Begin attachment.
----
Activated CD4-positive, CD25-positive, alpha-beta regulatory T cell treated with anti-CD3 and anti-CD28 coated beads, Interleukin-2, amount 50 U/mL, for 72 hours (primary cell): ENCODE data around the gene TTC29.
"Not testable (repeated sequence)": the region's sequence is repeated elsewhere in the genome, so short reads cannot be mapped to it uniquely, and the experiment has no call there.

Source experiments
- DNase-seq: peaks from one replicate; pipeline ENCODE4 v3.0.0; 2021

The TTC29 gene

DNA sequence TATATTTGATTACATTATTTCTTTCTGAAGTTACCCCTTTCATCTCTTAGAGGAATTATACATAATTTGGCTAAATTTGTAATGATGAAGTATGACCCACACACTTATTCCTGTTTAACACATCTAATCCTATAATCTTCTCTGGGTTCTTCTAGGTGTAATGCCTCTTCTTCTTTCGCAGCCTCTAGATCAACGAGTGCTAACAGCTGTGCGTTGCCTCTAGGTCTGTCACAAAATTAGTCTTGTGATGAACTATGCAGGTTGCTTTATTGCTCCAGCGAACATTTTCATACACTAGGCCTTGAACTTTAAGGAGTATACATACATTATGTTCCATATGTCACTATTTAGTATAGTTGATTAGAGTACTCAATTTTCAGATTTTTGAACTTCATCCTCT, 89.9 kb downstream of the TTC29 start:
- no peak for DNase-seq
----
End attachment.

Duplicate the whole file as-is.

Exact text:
Activated CD4-positive, CD25-positive, alpha-beta regulatory T cell treated with anti-CD3 and anti-CD28 coated beads, Interleukin-2, amount 50 U/mL, for 72 hours (primary cell): ENCODE data around the gene TTC29.
"Not testable (repeated sequence)": the region's sequence is repeated elsewhere in the genome, so short reads cannot be mapped to it uniquely, and the experiment has no call there.

Source experiments
- DNase-seq: peaks from one replicate; pipeline ENCODE4 v3.0.0; 2021

The TTC29 gene

DNA sequence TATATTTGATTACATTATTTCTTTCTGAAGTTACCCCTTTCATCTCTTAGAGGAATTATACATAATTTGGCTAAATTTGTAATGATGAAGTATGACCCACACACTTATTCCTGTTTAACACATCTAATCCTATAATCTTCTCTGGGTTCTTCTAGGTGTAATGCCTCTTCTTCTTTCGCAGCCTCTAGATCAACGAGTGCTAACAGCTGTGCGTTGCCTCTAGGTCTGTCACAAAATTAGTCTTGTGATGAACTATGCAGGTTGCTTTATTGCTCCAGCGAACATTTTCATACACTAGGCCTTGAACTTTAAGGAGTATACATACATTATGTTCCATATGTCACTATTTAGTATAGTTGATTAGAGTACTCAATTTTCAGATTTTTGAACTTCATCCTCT, 89.9 kb downstream of the TTC29 start:
- no peak for DNase-seq